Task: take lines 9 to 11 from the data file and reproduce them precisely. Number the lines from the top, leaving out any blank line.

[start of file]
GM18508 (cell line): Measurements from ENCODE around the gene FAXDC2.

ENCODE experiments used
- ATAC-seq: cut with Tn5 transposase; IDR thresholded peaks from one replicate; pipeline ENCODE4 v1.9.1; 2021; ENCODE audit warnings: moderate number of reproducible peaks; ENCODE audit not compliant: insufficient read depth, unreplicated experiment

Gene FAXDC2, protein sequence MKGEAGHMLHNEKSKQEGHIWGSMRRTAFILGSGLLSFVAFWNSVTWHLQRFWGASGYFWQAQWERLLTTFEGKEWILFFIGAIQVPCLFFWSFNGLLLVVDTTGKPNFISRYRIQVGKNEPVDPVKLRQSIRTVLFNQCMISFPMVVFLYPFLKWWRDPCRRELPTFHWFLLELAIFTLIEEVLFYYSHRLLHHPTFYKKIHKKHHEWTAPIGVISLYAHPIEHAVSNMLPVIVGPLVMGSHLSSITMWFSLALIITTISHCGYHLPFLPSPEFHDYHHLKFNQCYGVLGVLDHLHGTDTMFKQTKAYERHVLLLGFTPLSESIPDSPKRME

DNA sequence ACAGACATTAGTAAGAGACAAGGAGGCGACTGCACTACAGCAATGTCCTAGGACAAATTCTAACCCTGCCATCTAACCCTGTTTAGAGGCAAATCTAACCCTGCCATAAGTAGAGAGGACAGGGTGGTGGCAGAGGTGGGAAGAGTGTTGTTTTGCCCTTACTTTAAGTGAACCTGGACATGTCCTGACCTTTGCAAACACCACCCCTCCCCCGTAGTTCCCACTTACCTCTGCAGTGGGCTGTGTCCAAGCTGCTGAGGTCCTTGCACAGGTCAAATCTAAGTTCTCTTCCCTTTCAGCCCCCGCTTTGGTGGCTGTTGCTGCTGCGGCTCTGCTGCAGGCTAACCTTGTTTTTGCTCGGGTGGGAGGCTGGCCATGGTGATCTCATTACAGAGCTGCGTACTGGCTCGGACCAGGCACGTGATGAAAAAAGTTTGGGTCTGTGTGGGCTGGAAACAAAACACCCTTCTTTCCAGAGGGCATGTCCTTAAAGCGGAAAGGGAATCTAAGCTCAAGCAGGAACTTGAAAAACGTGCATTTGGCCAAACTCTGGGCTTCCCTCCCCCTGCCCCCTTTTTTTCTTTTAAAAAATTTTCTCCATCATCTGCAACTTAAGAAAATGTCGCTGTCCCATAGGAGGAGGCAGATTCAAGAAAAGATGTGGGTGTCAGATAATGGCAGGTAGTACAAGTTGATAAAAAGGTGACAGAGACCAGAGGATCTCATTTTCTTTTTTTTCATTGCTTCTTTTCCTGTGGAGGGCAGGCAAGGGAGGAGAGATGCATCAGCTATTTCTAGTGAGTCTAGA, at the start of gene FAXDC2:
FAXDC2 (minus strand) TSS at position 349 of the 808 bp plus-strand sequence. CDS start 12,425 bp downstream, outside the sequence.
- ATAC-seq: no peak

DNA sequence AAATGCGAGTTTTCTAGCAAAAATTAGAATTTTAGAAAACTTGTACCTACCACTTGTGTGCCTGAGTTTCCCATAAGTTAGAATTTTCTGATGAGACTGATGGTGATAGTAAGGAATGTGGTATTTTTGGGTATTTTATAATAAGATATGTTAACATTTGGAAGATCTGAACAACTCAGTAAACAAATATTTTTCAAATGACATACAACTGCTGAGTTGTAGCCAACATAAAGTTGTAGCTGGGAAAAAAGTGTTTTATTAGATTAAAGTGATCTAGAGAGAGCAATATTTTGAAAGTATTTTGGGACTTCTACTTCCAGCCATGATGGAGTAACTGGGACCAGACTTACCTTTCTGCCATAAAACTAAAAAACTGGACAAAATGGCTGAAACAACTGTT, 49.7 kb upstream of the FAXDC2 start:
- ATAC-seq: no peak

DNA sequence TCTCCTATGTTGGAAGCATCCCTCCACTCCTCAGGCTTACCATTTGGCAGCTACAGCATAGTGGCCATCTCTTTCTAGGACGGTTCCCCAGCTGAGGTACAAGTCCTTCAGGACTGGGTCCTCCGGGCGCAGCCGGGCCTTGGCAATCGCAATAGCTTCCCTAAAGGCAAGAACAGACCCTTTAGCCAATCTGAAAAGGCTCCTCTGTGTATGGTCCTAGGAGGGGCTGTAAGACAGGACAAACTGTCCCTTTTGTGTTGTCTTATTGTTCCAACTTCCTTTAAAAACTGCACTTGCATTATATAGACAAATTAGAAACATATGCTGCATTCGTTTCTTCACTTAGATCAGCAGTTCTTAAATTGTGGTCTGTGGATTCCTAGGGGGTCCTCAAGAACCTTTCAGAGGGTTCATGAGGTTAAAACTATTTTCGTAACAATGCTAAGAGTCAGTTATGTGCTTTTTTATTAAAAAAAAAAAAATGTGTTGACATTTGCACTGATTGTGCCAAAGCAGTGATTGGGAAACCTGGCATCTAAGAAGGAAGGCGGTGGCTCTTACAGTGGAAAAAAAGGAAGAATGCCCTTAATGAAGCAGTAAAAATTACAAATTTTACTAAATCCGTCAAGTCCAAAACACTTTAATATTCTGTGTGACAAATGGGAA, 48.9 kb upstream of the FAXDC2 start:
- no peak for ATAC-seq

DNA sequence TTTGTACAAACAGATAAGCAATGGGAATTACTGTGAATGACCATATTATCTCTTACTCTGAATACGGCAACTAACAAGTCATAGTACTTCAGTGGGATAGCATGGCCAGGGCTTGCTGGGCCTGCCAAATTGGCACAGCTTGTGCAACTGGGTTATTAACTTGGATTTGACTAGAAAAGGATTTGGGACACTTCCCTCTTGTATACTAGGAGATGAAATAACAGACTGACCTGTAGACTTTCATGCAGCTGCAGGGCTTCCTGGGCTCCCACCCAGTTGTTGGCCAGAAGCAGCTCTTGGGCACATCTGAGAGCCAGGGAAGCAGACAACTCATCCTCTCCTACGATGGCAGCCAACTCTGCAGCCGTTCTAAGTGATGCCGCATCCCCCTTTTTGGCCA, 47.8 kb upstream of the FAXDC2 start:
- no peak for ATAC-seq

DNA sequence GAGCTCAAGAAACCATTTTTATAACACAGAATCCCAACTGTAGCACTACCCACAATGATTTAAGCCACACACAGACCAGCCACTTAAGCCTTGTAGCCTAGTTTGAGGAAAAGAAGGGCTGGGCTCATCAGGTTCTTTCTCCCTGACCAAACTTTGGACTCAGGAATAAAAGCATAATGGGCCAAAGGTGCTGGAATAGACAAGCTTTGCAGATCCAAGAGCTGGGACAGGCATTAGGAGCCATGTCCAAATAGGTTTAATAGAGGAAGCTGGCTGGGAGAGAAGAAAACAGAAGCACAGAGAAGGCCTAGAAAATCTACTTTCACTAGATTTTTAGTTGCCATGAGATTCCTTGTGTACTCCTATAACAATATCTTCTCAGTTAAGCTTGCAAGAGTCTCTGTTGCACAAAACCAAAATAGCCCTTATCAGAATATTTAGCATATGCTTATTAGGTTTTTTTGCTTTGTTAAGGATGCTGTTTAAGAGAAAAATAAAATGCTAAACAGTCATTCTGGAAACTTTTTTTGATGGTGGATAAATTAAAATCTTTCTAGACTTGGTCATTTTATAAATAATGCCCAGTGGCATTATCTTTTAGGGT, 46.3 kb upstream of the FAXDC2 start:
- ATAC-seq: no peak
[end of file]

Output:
- ATAC-seq: no peak

DNA sequence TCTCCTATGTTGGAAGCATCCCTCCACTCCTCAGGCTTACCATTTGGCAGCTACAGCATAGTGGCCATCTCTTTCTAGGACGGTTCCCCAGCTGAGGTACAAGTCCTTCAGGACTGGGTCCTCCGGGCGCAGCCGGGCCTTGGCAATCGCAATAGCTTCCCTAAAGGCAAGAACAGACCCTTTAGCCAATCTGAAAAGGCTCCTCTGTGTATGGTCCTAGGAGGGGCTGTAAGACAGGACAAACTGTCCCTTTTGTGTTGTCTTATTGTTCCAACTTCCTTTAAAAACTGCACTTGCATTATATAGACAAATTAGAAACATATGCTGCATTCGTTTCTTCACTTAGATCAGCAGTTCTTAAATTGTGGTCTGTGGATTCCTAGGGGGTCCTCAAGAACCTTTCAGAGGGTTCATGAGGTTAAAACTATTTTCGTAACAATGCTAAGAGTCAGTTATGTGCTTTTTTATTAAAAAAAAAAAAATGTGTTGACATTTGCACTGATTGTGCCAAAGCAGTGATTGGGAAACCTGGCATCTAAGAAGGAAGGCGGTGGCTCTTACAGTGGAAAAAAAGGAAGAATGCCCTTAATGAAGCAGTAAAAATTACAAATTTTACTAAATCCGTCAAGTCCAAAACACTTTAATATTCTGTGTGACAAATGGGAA, 48.9 kb upstream of the FAXDC2 start:
- no peak for ATAC-seq